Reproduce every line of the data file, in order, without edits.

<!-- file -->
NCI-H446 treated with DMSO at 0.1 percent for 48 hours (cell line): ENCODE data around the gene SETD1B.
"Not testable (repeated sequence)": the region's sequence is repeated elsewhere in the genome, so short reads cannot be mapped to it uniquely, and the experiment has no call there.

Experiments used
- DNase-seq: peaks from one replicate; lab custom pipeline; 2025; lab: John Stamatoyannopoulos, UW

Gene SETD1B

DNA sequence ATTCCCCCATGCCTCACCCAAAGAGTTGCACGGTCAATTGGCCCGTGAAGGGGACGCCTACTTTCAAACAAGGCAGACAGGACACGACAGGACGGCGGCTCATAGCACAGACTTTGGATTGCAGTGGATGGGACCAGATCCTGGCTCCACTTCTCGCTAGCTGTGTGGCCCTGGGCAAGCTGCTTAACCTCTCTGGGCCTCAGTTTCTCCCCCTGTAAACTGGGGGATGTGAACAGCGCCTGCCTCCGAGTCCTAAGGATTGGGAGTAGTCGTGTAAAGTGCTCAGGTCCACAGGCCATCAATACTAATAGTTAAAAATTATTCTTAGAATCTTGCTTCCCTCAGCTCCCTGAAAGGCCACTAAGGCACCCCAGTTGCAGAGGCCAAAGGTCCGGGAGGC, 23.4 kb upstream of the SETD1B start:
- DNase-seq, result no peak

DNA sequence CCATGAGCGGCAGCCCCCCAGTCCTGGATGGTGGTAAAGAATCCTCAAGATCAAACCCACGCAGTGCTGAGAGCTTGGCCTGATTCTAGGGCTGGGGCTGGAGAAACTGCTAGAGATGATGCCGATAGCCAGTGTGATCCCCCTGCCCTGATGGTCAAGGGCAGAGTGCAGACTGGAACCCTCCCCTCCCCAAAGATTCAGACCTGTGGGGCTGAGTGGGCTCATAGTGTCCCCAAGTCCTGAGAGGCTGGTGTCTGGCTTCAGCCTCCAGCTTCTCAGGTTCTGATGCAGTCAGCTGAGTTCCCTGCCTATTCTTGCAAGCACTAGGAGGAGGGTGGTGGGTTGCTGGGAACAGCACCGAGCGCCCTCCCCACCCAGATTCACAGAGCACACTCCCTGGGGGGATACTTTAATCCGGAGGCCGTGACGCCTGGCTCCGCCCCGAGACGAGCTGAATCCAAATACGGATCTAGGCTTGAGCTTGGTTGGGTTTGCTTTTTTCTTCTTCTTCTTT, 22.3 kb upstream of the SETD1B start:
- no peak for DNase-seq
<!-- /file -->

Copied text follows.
NCI-H446 treated with DMSO at 0.1 percent for 48 hours (cell line): ENCODE data around the gene SETD1B.
"Not testable (repeated sequence)": the region's sequence is repeated elsewhere in the genome, so short reads cannot be mapped to it uniquely, and the experiment has no call there.

Experiments used
- DNase-seq: peaks from one replicate; lab custom pipeline; 2025; lab: John Stamatoyannopoulos, UW

Gene SETD1B

DNA sequence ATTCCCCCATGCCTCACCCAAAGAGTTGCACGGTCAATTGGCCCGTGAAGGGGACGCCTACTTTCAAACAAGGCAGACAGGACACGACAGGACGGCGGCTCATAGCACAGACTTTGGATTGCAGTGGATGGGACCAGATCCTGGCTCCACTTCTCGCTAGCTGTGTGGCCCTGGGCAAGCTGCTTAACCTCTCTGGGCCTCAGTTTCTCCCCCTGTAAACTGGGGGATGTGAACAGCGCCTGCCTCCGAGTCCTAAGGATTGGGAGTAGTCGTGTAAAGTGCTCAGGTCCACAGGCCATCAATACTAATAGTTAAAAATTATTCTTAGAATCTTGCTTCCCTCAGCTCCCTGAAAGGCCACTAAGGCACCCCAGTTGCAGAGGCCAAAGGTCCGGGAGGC, 23.4 kb upstream of the SETD1B start:
- DNase-seq, result no peak

DNA sequence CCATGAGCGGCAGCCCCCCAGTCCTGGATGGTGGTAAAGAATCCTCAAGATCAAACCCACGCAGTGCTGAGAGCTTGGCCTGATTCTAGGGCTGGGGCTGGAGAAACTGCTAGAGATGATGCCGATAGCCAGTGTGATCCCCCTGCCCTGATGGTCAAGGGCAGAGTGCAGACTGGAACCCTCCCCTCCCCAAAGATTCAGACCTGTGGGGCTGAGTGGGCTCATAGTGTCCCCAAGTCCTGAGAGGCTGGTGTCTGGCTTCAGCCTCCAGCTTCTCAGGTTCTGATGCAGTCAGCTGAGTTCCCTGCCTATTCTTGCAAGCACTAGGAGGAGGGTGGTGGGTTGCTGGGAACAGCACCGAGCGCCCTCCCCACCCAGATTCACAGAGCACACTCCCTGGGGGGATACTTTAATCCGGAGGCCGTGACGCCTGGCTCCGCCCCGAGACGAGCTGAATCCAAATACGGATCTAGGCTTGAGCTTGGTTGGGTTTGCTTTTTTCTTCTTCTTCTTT, 22.3 kb upstream of the SETD1B start:
- no peak for DNase-seq